Perhaps the best image of Louis Taylor isn't the one from the newspapers of his youth, or even the more recent ones of him surrounded by his attorneys in court wearing prison orange or dressed in Friday business casual at an April 3, 2013 press conference the day after his release from prison after spending more than 42 years locked up for a crime it took science to explain away.
No, I am certain that if Taylor's mother and twin sister were still alive to see him free, they would find joy in watching him ride his bike in the parking lot of the Country Club Road condominium complex where he now lives. A smile spreads wide across his face as he speeds across the asphalt.
At the April press conference, Taylor smiled many times, but often hid his grin behind his hand because of the missing front teeth he said he couldn't wait to get fixed. In a way, it was an awkward home reunion where Taylor made it clear he wasn't exactly happy to be back in the city where he was convicted of setting the Pioneer Hotel ablaze in 1970 when he was only 16 years old and convicted by a jury of 28 counts of murder.
All along, from the police interrogations when he was just 16 to the entire time he was in prison, Taylor always, always declared his innocence.
"I said 'I'm not going nowhere. I'm an innocent man,'" Taylor said at the press conference, describing how he always turned down invites from other prisoners to join in on escapes. "Only the guilty run away. I held on and look, I'm free now."
For more than 10 years, a team of volunteer attorneys and law school students from the Arizona Justice Project took on Taylor's case—combing through old files and doing interviews that eventually led to enough new evidence to enable his attorneys to request a new hearing. Attorneys told reporters that much of the evidence had to do with science. If the Pioneer Hotel fire happened today, experts would have determined it was not arson.
There was also clear evidence that prosecutorial misconduct had taken place, such as the suppression of evidence that supported Taylor's innocence. Which only made it more difficult when Pima County Attorney Barbara LaWall fought and maneuvered to prevent Taylor's case from going back to court, finally offering a plea agreement that didn't exonerate him from the crime but allowed him to go free based on time served.
"I don't know what I'm doing yet. I just have to take each day as it comes," he told reporters back then.
Taylor recently told the Tucson Weekly he still has to take each day as it comes—that hasn't changed, but his teeth are fixed now so he never has to hide his smile ever again.
At his condo complex off Country Club Road, Taylor is dressed in a short sleeved T-shirt, wearing shorts and sunglasses, and talking into a cell phone—new technology he'd never seen until the day after his release. He looks like a college student or really any Tucsonan ready to take on the warmer days.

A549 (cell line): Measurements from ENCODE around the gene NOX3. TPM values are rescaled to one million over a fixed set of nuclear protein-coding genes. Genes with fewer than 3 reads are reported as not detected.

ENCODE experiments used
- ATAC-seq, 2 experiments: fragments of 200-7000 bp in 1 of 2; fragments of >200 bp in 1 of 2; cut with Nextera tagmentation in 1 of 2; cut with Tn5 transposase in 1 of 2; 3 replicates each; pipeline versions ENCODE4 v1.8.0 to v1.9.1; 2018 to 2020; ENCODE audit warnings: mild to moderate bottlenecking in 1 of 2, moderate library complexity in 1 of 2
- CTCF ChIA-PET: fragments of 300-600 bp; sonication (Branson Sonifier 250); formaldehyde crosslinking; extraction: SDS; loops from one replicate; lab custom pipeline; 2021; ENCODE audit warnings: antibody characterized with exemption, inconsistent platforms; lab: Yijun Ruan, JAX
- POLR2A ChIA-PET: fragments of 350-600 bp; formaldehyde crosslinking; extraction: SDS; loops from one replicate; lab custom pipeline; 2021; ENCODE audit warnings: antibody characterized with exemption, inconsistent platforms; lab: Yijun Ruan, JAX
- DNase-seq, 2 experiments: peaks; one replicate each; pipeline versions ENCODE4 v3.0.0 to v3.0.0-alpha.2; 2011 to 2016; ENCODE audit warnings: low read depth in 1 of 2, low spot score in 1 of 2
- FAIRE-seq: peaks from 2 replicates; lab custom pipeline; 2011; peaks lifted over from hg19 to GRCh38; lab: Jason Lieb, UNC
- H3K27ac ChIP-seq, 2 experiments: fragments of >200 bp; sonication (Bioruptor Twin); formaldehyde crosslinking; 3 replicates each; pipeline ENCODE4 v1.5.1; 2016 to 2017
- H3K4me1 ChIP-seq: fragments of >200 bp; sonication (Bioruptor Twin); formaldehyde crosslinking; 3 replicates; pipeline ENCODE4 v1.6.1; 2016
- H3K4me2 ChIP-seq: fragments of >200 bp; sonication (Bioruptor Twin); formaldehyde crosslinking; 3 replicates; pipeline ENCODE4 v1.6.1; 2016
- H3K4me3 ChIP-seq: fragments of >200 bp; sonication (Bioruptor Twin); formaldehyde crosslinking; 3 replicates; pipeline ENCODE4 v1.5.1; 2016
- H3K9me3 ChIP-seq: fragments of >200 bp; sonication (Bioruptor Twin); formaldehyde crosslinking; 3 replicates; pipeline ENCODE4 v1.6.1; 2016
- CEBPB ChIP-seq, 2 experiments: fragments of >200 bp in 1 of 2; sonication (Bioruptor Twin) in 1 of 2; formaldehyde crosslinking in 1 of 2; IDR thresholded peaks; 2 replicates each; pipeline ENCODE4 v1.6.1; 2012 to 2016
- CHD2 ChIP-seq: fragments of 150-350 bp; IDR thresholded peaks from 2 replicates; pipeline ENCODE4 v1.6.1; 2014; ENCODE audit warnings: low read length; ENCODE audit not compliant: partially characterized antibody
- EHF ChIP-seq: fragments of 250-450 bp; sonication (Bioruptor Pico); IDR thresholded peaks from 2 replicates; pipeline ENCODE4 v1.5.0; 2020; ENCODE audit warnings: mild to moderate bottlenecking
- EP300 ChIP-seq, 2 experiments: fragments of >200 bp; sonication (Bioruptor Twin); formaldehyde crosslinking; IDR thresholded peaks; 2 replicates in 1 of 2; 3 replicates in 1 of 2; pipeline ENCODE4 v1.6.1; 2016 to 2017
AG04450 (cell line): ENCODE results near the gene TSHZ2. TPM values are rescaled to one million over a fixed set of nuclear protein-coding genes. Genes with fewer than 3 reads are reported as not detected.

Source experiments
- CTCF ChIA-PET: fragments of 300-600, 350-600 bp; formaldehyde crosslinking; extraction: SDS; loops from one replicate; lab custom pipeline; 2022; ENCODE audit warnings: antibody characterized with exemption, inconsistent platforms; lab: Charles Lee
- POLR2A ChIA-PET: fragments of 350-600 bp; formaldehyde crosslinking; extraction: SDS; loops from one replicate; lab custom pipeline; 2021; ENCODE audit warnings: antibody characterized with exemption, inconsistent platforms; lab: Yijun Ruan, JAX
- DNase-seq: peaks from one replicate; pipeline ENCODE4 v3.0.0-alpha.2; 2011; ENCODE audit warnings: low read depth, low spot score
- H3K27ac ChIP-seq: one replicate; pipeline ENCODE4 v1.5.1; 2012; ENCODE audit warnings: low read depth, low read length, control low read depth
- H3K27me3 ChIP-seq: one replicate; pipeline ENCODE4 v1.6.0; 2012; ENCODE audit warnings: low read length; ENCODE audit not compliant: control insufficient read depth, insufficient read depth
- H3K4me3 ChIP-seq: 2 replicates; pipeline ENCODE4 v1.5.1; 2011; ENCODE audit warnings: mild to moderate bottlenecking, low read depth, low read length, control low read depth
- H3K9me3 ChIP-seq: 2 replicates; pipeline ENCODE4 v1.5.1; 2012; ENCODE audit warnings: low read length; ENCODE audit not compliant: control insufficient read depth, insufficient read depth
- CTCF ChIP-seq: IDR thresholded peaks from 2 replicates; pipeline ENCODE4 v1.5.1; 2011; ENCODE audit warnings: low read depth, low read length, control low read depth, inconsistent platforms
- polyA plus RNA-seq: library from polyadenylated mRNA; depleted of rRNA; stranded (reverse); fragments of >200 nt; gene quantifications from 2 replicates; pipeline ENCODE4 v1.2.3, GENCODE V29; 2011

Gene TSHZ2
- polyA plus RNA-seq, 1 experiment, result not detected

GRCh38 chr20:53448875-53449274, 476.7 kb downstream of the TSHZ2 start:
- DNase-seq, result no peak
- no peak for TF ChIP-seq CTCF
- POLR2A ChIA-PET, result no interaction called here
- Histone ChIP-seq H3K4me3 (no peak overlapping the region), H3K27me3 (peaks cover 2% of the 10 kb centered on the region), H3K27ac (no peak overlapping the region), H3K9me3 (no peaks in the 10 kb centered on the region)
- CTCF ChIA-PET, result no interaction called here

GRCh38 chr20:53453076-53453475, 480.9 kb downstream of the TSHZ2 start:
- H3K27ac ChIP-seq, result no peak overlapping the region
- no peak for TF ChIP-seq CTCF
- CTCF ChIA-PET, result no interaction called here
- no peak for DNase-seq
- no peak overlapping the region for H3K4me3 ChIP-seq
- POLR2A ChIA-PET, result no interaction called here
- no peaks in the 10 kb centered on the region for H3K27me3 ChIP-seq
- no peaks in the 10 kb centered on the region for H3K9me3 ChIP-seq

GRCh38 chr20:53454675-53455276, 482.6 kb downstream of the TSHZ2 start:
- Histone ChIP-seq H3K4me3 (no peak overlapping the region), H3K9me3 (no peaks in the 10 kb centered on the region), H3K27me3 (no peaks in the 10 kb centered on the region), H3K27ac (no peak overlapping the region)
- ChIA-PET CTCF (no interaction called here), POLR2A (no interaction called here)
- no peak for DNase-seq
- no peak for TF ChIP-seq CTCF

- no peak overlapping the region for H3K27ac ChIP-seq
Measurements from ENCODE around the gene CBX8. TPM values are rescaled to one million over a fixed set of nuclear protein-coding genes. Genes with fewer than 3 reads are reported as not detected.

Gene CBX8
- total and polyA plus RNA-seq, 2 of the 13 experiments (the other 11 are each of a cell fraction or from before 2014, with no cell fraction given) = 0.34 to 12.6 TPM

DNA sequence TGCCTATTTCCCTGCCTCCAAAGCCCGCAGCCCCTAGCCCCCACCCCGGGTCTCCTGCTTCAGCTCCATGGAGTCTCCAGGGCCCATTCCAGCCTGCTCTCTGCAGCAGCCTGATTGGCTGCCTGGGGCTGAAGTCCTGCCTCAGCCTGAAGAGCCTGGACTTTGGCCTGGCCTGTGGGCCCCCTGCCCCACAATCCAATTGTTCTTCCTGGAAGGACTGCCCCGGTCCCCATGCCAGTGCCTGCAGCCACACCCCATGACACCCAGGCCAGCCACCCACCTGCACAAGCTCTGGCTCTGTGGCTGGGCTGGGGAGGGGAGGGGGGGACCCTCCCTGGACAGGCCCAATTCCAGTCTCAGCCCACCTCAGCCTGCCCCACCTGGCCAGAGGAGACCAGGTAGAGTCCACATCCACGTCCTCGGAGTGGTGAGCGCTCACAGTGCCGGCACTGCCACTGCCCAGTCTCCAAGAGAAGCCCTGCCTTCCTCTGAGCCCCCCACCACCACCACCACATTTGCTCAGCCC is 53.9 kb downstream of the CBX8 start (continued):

Inside his condo, he recalls the press conference and the emotions expressed from pure jubilation to tears of anger and sadness.
"The thing is, ma'am, you have to tell it the way it is. You can't undercut it. You have to put a human picture on it," Taylor said.
Right now, Taylor said he's staying put in Tucson, not because he wants to be here but because he wants to do right by his boss Peggy Johnson, executive director of the Loft Cinema, where Taylor now works.
"I want to at least give it more than a month or so. Peggy's an amazing lady and the Loft is a good organization. I'm really grateful, but still," he said, "I don't like being here in Tucson and I think I have good reasons. Sometimes you have to bury the hatchet, but it doesn't mean the wounds will heal."
When asked if he still thinks about LaWall and her insistence that Taylor agree to a plea agreement rather than allow him a new trial or exonerate him based on new evidence, he said: "She's got to deal with her demons later ... I don't want to even discuss her. She's not anywhere in the equation of what I am trying to do right now."
But he does talk about his legal team with the Arizona Justice Project and friendships he has with Justice Project founder and Phoenix attorney Larry Hammond and retired UA College of Law professor Andy Silverman, who leads the Tucson component of the Justice Project with other volunteer attorneys and UA law school students.
At Taylor's April press conference, Silverman sat at the end talking about those first groups of law school students he took to the County Attorney's office to look through the case files more than 10 years ago.
"I think they did an amazing job." Taylor said about the Justice Project. "Look, I have no ill feelings against Barbara LaWall. I'm just going day to day and going forward. You know, that's all I can do. I've got an amazing bright future ahead of me and I have to stay focused."
Sitting with Andy Silverman in his office at the UA College of Law it becomes obvious that the people he's helped through his work at the Justice Project aren't forgotten. He mentions driving Taylor up to Phoenix when he had his appointment to get his teeth fixed, or calling in to check on how he's doing.
"When you work on these cases as long as we do, it isn't unusual that these people become more than clients. They become friends. I care about them," he said.
Betty Smithey is one such friend. Silverman began working on her case almost 40 years ago. After two governor clemency and court rejections to overturn her sentence, you'd think he would have eventually given up, shrugged his shoulders and forgotten about the almost 70-year-old woman in prison serving a life-sentence for killing a baby she was caring for in 1963.
But no, Smithey's case is another example of the cases the Arizona Justice Project takes on, often wrongful convictions or old-code lifers, whose life sentences usually came with an expectation of parole that was taken away as the Legislature got tougher on life sentences. The cases require a tenacious streak when you're poking a stick at injustice and the Arizona legal system.